An autodidact, widely read in science fiction, amateur geology and crystallography, Smithson was a singularly original thinker who brought to bear in his art and writing as many of his intellectual pursuits as he could. His master concept was entropy–a statistical measure of energy disorder or randomness–which gripped him much as the concept of blind will gripped Arthur Schopenhauer, as the ultimate reality against which form and order crumple and collapse. He connected the coolness of contemporary sculpture with the inevitable cooling down of physical systems. Thus, he suggested, the most important new works in American sculpture “bring to mind the Ice Age rather than the Golden Age”–an allusion that suddenly vests his abstract ice crystals with a certain prophetic meaning. The new sculptors, in Smithson’s view, “provided a visible analog for the Second Law of Thermodynamics, which extrapolates the range of entropy by telling us energy is more easily lost than obtained, and that in the ultimate future the whole universe will burn out and be transformed into an all-encompassing sameness.” The “cold glass boxes” of contemporary architecture have “helped to foster the entropic mood…free from the general claims of ‘purity and idealism.'” We are left with “the flat surface, the banal, the empty, the cool, bland after blank; in other words, that infinitesimal condition known as entropy.” One is reminded here of Warhol’s aesthetics of boredom, as exemplified in his marathon films in which nothing happens.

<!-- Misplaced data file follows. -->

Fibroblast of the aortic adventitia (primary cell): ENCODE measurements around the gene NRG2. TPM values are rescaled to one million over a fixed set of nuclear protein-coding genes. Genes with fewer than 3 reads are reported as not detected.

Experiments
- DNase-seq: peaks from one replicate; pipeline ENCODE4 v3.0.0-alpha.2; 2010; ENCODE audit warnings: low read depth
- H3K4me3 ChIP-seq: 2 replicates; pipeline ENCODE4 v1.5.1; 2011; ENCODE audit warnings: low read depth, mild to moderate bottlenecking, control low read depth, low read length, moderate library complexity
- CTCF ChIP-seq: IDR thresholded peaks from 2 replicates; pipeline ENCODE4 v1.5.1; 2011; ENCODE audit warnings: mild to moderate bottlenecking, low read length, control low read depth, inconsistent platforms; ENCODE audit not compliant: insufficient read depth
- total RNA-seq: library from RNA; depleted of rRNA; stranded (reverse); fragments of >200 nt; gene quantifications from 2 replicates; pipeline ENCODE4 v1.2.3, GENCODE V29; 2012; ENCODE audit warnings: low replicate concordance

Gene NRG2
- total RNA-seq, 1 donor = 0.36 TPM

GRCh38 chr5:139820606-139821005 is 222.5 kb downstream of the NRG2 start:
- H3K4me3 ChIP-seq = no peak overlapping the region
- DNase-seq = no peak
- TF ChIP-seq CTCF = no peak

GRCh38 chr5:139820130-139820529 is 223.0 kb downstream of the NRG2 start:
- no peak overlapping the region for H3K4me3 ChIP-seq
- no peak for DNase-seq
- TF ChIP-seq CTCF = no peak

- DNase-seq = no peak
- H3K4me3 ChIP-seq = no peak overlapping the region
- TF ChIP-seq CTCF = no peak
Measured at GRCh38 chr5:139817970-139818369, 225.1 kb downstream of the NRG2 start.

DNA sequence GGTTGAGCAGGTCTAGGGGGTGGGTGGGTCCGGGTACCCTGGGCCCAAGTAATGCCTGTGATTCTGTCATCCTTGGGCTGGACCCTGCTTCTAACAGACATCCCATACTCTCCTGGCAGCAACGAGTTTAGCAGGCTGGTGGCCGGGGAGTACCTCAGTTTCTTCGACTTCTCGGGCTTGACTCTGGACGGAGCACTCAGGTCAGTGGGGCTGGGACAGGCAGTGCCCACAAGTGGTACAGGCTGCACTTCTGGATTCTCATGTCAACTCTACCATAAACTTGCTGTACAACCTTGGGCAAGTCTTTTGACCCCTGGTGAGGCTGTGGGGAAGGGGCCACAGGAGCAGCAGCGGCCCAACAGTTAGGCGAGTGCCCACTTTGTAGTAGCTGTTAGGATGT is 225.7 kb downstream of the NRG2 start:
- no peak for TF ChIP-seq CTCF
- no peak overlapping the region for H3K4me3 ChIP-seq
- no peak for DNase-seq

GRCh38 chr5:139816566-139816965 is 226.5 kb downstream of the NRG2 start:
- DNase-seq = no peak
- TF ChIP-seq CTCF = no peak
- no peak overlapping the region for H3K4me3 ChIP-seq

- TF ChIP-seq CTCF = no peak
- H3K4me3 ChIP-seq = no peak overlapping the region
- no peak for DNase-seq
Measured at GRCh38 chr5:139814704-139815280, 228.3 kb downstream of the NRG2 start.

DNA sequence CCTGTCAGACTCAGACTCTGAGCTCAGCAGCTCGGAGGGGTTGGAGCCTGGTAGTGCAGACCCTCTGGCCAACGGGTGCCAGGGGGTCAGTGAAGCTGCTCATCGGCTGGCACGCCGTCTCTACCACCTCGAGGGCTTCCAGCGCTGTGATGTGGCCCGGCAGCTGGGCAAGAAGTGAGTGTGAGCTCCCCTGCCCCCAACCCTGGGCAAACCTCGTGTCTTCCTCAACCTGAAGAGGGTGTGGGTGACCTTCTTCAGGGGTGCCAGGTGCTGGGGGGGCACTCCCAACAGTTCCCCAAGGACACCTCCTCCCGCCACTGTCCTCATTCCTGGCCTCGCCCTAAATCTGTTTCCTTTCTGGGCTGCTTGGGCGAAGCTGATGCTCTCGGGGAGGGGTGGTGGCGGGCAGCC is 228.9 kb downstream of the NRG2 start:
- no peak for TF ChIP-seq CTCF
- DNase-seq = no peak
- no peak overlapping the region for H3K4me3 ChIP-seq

It is difficult to imagine any art magazine–any magazine at all today–printing an essay like this, or like Smithson’s marvelous “A Tour of the Monuments of Passaic, New Jersey,” which appeared in Artforum the following year. In the essay he explores, like a travel writer, the monumental ruins of Passaic–six large pipes out of which water gushed like “liquid smoke,” parking lots, rusting machinery and “the houses mirror[ing] themselves into colorlessness.” And he asks with delicious irony, “Has Passaic replaced Rome as the Eternal City?” Passaic is eternal in the sense that it is Everywhereville. All cities are on the downward entropic path of the center city parking lot. “Primary Structures,” in his view, captured the direction of contemporary life to perfection.

Smithson’s conception of contemporary sculpture was striking, but it’s not clear the sculptors in question would have recognized their work in it. Many of these artists–Carl André, Donald Judd, Robert Morris, Dan Flavin–went on to become Minimalists, and their philosophy of art was far closer to Greenberg’s than to his. Their work often stressed purity of form and belonged to the museum, an institution about which Smithson had the deepest reservations. “Visiting a museum is a matter of going from void to void,” he wrote in 1967. “Hallways lead the viewer to things once called ‘pictures’ and ‘statues.’… Painting, sculpture, and architecture are finished, but the art habit continues. Art settles into a stupendous inertia.”

How to break this inertia? In a dialogue held later that year with Allan Kaprow titled “What Is a Museum?” Kaprow suggested an answer to Smithson: “You mentioned building your own monument, up in Alaska, perhaps, or Canada. The more remote it would be, the more inaccessible, perhaps the more satisfactory. Is that true?” Smithson replied: “I think ultimately it would be disappointing for everybody, including myself.” Still, there can be little question, judging from the ecstatic language of his writing about Spiral Jetty, that in Great Salt Lake he found something more primordial than primary structures, something more rawly connected to the energies of nature.